Caramel is looking at the front cover of Drawn Together, written by Minh Le and illustrated by Dan Santat.

S: So the boy is staying with his grandfather and is bored because he cannot communicate with him and he doesn’t think they have anything in common. Then what happens?

C: The boy takes some crayons out of his backpack and starts drawing. Then the grandfather takes out a sketch pad and a brush. It looks old fashioned but he can draw amazing things with it.

S: Yes, the things he can draw are very intricate, very detailed, right?

C: Yes. And I am surprised that this book is illustrated by Dan Santat, because the drawings don’t look like the ones in his other books I reviewed: The Cookie Fiasco and Harold and Hog Pretend for Real!

S: Well, that shows that he is a versatile illustrator, right? He can draw things in many different styles.

C: Yes, he can draw amazing things! He draws awesome dragons!

S: Yes apparently Thai dragons, like Chinese and Japanese dragons, are magical and have super powers. We saw some impressive images on Google. And the dragons in this book are just as amazing!

C: Yes. And then the boy and his grandfather start making art together. And the boy has color but his grandfather’s brush is one color only. But when they paint together, they both have colors.

Caramel is pointing to some of the artwork that the boy and his grandpa create together in  Drawn Together, written by Minh Le and illustrated by Dan Santat.
Caramel is pointing to some of the artwork that the boy and his grandpa create together in Drawn Together, written by Minh Le and illustrated by Dan Santat.

S: So what happens in the end?

C: They hug.

S: So even though they cannot communicate by talking …

C: They can communicate by hugging…

S: And by drawing! And when the boy’s mom comes to pick him up, it seems like the boy won’t be bored next time, right?

C: Right.

S: So did you like the book?

C: Yeah. It has bright colors and amazing drawings.

S: And a sweet story! So it is time to wrap up this review. What do you want to say Caramel?

C: Stay tuned for more book bunnies adventures!

Caramel enjoyed reading Drawn Together, written by Minh Le and illustrated by Dan Santat.
Caramel enjoyed reading Drawn Together, written by Minh Le and illustrated by Dan Santat.

Caramel reviews The Hidden Kingdom (Book Three of Wings of Fire) by Tui Sutherland and Mike Holmes

Caramel reviews the graphic novel version of The Hidden Kingdom (Book Three of Wings of Fire) by Tui Sutherland (with art work by Mike Holmes).

Caramel has already reviewed the graphic novel versions of the first two books of Tui Sutherland’s Wings of Fire series. (See Caramel’s review of The Dragonet Prophesy here; his review of The Lost Heir is here.) Today he reviews the third book in the series that appeared as a graphic novel: The Hidden Kingdom (adapted by Barry Deutsch and Rachel Swirsky, art work by Mike Holmes, color by Maarta Laiho). As usual, Sprinkles is taking notes and asking questions as needed.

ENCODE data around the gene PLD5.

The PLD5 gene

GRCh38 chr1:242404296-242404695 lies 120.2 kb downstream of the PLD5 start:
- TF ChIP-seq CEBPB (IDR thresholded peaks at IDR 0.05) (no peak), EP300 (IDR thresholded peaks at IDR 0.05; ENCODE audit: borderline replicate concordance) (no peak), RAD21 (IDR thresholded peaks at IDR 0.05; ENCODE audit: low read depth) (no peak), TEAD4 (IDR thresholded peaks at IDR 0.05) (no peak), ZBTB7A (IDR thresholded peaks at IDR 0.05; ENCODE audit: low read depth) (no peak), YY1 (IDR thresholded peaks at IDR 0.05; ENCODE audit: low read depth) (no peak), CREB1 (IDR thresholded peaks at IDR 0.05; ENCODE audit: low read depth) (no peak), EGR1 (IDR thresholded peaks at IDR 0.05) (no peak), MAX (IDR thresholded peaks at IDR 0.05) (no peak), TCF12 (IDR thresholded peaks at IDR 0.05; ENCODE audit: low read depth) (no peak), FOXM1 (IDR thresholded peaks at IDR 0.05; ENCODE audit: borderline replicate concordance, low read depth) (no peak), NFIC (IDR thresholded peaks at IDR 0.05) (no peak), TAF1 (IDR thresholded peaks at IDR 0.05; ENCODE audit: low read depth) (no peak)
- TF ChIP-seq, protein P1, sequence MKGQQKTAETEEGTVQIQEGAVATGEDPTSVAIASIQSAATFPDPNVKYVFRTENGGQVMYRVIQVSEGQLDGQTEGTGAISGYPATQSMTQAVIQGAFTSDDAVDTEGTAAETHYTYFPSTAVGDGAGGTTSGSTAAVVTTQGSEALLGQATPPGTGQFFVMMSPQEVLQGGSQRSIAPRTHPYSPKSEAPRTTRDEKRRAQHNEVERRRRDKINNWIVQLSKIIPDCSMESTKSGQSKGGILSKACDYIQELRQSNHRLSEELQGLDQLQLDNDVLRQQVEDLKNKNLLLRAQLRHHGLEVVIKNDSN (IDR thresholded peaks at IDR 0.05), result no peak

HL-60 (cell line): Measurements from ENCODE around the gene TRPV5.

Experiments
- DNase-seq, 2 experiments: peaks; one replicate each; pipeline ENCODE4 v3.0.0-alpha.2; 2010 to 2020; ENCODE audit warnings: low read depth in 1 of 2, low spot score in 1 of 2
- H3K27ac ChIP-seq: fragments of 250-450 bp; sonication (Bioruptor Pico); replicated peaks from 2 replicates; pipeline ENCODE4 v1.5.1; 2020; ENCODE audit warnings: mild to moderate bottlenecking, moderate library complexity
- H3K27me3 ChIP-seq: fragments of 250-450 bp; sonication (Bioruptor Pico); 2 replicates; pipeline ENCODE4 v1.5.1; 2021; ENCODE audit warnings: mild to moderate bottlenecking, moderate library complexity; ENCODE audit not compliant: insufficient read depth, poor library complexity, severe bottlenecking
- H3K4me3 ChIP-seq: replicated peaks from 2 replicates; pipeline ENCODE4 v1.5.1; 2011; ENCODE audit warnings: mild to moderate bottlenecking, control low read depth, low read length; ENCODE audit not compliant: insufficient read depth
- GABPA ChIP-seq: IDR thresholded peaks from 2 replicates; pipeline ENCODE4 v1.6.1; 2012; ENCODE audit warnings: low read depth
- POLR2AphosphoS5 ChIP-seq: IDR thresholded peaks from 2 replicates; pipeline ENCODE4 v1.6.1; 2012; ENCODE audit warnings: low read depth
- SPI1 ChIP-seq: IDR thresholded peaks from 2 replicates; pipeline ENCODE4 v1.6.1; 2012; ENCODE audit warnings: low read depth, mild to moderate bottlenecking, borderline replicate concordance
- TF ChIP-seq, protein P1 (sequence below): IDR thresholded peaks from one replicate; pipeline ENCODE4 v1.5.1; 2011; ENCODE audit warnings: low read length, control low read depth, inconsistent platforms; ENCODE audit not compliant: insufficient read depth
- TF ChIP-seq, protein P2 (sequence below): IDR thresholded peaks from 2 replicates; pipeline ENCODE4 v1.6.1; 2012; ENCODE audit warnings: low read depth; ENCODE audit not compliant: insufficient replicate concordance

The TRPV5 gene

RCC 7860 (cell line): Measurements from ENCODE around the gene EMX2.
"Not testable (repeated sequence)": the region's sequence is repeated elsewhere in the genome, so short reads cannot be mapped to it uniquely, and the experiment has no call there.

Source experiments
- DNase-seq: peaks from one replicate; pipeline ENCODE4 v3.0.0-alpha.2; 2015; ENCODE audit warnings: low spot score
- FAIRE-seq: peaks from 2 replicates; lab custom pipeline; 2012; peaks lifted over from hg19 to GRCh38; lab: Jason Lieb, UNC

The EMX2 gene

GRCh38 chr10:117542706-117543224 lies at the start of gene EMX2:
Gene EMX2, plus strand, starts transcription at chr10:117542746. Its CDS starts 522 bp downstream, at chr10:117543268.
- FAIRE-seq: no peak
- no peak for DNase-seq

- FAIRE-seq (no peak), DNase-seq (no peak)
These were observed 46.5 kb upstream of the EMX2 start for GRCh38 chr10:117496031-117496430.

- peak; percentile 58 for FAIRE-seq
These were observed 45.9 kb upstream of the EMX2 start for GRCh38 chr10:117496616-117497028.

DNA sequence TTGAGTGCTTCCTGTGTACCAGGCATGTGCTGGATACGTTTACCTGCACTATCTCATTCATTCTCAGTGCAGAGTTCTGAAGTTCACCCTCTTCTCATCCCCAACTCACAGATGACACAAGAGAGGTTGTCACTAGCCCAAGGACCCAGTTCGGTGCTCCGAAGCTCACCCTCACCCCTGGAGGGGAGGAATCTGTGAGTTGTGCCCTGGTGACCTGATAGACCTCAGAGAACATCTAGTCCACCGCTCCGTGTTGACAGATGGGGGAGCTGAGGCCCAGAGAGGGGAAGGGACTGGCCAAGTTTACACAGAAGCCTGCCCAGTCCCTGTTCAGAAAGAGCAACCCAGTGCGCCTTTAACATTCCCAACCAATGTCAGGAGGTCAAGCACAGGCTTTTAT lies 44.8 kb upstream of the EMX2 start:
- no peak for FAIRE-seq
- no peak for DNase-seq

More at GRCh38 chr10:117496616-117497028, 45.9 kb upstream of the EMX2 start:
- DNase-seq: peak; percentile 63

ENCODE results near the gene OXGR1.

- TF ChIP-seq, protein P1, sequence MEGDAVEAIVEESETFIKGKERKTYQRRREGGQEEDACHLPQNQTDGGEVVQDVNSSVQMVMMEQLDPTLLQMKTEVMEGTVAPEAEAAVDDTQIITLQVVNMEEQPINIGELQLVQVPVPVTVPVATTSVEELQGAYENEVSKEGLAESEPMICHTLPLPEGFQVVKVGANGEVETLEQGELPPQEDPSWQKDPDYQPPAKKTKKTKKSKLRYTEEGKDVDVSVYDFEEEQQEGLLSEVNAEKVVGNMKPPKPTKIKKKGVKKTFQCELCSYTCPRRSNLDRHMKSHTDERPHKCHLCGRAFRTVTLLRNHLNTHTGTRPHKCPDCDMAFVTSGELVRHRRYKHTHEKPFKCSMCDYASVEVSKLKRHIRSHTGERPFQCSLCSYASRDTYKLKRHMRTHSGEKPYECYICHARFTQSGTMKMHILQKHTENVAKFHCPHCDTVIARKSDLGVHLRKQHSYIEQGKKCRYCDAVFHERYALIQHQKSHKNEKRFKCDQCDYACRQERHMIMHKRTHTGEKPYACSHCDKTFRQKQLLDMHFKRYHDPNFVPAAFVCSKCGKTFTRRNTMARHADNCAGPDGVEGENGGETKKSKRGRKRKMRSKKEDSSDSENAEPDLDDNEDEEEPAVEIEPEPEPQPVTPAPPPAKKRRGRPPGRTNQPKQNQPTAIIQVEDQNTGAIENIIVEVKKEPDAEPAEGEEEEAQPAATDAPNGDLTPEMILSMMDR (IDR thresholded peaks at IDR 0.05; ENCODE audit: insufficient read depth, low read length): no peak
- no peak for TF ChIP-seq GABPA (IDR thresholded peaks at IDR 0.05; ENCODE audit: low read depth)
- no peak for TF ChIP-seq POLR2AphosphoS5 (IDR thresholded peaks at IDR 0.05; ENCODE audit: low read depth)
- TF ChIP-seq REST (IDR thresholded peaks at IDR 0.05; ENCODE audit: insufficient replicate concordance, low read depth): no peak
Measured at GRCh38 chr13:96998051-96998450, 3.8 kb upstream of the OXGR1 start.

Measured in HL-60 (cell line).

Caramel reviews The Hidden Kingdom (Book Three of Wings of Fire) by Tui Sutherland and Mike Holmes.
Caramel reviews The Hidden Kingdom (Book Three of Wings of Fire) by Tui Sutherland and Mike Holmes.

Sprinkles: So this is the third book of the series you have read, right, Caramel?

Caramel: Yes. But I am not done. I’m still keeping busy flipping through the pages.

S: But you have read it at least once all the way, right?

C: Yes, I have. But I like reading these books over and over again.

S: Why is that?

C: I think these Wings of Fire books are really awesome. I love the pictures, the books are really very colorful.

Caramel enjoys reading and also looking at the pictures of The Hidden Kingdom, (Book Three of Wings of Fire) by Tui Sutherland and Mike Holmes.
Caramel enjoys reading and also looking at the pictures of The Hidden Kingdom, (Book Three of Wings of Fire) by Tui Sutherland and Mike Holmes.

S: What about the story? What is happening in this third book?

C: All of the books are about the five dragons we met in the first book. But of course there are always some new characters.

S: Tell me more. Who is the central character of this book?

C: Glory. She is a RainWing. They are supposed to be lazy and almost stupid, but Glory is smart. RainWings have venom, and can camouflage. They can also turn invisible.

S: So what is happening to Glory in this book? Is she also destined to be the queen of her tribe, like Tsunami from the second book?

C: She is.

S: So is trouble awaiting her when she comes home, like it did Tsunami?

C: Yes and no. Not quite trouble but there are some challenges she has to face.

S: Like what?

C: She has to find a specific flower in a flower hunt. They go through these challenges in teams.

S: So does Glory also make some good friends along the way?

C: Yes. Glory makes at least two good friends. One of them is Kinkajou, who is at some point in this book kidnapped, but they eventually find her. And another new friend is Mangrove. He is grumpy at first because his partner is missing.